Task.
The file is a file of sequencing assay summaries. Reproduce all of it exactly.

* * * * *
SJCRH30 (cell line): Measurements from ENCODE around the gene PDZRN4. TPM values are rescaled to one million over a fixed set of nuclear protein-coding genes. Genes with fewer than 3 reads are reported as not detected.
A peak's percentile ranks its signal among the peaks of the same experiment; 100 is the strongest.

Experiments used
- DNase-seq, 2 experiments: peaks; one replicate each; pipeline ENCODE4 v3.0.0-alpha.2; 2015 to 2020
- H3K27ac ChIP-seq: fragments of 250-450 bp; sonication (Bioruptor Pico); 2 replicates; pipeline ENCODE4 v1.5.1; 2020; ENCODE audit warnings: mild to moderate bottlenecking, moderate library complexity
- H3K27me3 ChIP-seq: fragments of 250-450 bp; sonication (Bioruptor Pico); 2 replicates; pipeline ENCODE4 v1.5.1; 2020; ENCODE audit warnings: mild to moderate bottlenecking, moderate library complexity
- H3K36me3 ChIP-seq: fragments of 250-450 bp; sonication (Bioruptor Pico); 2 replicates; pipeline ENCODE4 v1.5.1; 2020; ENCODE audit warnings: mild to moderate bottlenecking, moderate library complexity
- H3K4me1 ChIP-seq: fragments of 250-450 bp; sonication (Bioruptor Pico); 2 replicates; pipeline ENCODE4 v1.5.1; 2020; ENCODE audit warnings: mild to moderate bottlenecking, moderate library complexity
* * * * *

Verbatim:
SJCRH30 (cell line): Measurements from ENCODE around the gene PDZRN4. TPM values are rescaled to one million over a fixed set of nuclear protein-coding genes. Genes with fewer than 3 reads are reported as not detected.
A peak's percentile ranks its signal among the peaks of the same experiment; 100 is the strongest.

Experiments used
- DNase-seq, 2 experiments: peaks; one replicate each; pipeline ENCODE4 v3.0.0-alpha.2; 2015 to 2020
- H3K27ac ChIP-seq: fragments of 250-450 bp; sonication (Bioruptor Pico); 2 replicates; pipeline ENCODE4 v1.5.1; 2020; ENCODE audit warnings: mild to moderate bottlenecking, moderate library complexity
- H3K27me3 ChIP-seq: fragments of 250-450 bp; sonication (Bioruptor Pico); 2 replicates; pipeline ENCODE4 v1.5.1; 2020; ENCODE audit warnings: mild to moderate bottlenecking, moderate library complexity
- H3K36me3 ChIP-seq: fragments of 250-450 bp; sonication (Bioruptor Pico); 2 replicates; pipeline ENCODE4 v1.5.1; 2020; ENCODE audit warnings: mild to moderate bottlenecking, moderate library complexity
- H3K4me1 ChIP-seq: fragments of 250-450 bp; sonication (Bioruptor Pico); 2 replicates; pipeline ENCODE4 v1.5.1; 2020; ENCODE audit warnings: mild to moderate bottlenecking, moderate library complexity